The Thai Quietness

Chiang Mai sky

Chiang Mai: 04.30 hrs. Air that’s as warm outside as it is inside, soft and comfortable, wraps itself around me like a quilt. There’s an easy silence about this place, near to nature, trees and the mountain Doi Suthep. Window open but comfortably quiet; no sounds entering conscious awareness. This is what it feels like, sitting on the cushion and I’d forgotten it was quite simple to fall into samadhi here. How can it be like this? Maybe it’s because at this time of the day there are Thai monks sitting samadhi in all the Wats (monasteries) near to here and also everywhere in Thailand, of course. It has an effect on the outer environment. Or is it just that this is a gentle place – no extreme life-threatening weather conditions – except it does get hot. But then, sensible people sleep in the afternoon. Is it, then, that it’s just a laid-back society? Probably yes, but could be that’s not exceptional, just sort of normal here. Maybe this is simply me responding to being here in Thailand; an easing from the dukkha of Northern Europe. Over there we don’t have so much of an awareness of metta, loving kindness – Greed, Hatred, Delusion (sounds like members of a Heavy Metal band?) means it’s warlike by comparison.

People here are rural, humble folk, shoes off at the door, and everything is done quietly, with the family, the community and anybody passing by – and that includes me, a foreigner. ‘Where are you going?’ someone asks and smiles pleasantly as I pass their door. There’s a quality of simple friendship we don’t have in the West. It’s a mutual understanding arising from the shared experience of being alive. ‘Just going for a walk’ I reply. It’s this trusting quality that’s everywhere, all around. It says something about social behaviour; the Thai quietness.

In BKK yesterday, it was less quiet. I went on the Skytrain down to the mall area – I had to get a few things. It looked to me more like a young persons’ social event than necessary shopping at the mall. All the doll-like girls and boys and katoys too (lady-boys) in classy design conscious department store environments, neat and clean; expensive iPhones and everybody looking at everybody else. I could write the whole post about that… ok, some other time. The noticeable thing, though, was the closeness to the cogwheels of the city infrastructure. The incredible NOISE of urban traffic, street sound reflected off concrete wall surfaces of pillars, underpass overhead panels. And is it that the vehicle engines are paced higher than they are in Northern Europe because of the fuel, to account for the heat? The din of it seems extraordinary.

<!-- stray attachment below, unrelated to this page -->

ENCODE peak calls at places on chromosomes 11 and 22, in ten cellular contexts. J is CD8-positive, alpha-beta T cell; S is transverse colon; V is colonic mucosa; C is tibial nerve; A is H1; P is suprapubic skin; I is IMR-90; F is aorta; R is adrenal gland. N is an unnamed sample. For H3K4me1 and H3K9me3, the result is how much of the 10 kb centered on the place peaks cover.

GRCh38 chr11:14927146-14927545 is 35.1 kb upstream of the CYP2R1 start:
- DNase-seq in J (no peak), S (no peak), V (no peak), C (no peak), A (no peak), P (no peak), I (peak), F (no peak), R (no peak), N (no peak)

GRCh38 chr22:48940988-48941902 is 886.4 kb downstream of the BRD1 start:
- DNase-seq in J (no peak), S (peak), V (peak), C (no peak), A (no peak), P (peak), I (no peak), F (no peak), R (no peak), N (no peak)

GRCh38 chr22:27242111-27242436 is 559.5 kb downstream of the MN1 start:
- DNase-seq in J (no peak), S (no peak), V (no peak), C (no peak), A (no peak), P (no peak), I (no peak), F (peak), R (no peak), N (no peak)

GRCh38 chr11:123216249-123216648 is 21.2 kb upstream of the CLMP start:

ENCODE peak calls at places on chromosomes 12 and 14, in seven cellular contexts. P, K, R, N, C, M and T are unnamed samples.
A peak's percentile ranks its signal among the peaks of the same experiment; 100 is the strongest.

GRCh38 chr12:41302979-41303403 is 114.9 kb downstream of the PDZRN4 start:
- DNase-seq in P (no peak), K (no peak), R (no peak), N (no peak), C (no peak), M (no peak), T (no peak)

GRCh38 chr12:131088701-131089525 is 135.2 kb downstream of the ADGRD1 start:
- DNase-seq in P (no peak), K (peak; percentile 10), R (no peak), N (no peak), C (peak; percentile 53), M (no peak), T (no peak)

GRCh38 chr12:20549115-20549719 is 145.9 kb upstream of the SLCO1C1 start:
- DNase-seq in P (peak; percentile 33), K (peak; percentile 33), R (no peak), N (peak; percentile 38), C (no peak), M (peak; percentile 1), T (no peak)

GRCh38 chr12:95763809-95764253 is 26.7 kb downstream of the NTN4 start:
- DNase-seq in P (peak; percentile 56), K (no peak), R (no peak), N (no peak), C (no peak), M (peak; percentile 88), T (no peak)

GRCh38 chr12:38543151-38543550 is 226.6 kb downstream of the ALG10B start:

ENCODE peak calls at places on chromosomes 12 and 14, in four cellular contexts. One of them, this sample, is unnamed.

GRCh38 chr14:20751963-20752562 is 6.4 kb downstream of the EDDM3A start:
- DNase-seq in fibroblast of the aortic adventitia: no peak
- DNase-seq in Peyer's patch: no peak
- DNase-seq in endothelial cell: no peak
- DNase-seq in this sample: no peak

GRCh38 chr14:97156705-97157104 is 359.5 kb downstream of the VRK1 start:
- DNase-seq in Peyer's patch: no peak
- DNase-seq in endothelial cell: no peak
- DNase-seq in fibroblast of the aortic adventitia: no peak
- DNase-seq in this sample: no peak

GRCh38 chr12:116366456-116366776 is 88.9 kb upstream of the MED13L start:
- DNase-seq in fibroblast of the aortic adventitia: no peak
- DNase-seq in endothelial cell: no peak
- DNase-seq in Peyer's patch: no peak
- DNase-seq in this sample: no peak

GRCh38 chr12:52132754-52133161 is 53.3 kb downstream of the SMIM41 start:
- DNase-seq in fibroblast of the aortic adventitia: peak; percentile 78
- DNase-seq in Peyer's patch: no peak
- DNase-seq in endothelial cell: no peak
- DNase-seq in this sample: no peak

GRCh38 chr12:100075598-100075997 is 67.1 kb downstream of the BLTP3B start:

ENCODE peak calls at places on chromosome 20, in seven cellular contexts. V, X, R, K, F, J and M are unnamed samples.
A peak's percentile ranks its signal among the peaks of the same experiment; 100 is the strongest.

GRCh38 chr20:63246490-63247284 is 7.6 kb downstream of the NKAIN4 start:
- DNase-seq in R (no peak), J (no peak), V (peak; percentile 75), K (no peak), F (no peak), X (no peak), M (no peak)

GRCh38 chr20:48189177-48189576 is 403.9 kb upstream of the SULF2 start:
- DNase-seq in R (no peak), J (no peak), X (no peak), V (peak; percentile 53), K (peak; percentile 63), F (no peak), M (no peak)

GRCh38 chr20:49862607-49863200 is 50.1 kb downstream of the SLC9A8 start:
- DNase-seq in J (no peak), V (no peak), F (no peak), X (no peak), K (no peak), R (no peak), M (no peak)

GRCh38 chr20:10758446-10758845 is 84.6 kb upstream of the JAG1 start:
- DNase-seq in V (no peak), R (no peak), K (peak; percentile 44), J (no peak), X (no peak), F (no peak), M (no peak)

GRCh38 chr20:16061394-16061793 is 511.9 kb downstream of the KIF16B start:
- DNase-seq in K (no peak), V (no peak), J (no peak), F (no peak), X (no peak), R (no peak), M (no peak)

I’m in a taxi waiting at the red light; it can take about 5 – 10 minutes to allow the immense volume of traffic  coming the other way at high speed, to pass by; race-track conditions. I’m looking out the window and there’s a dog wearing an old Tshirt or is it a child’s upper garment? – it’s a doggie coat. Somebody feels this dog should be kept warm in the cool season (although 28°C is warm enough for me). So the dog gets an old Tshirt to wear with front legs through the arms, head through the neck, where it should be, and I see the collar of the shirt and a couple of buttons done up to get the garment to hold round the neck. There’s a faded Hello Kitty logo, and all remaining loose parts knotted up over the dog’s back, held with safety pin. The folds of it fall in a familiar sort of ‘dressed’ way. Amusing to see a dog dressed as a person, and this particular dog smiles at the world anyway; since he’s wearing the Tshirt, maybe, smiles even more. What does it matter?

And smiling at the world continues at Don Muean airport for the Nok Air flight to Chiang Mai – the aircraft is decked out like a cartoon bird – how can I take anything seriously when it all looks so child-like and seems to be so light? Reminds me when I first came to Thailand,  people used to say: ‘You too selious Mr Bobby!’ Meaning lighten up, okay? And I wasn’t aware of being serious at all, just normal (as far as I was concerned). It’s good to be reminded that all the small stress points that come from just being part of urban life, waiting in lines, getting across the road etc., just don’t matter. If you have a clear mind, it helps. This is what is important to Thais; a focussed mai pen rai (no worries) attitude, I have to learn how to stay light.


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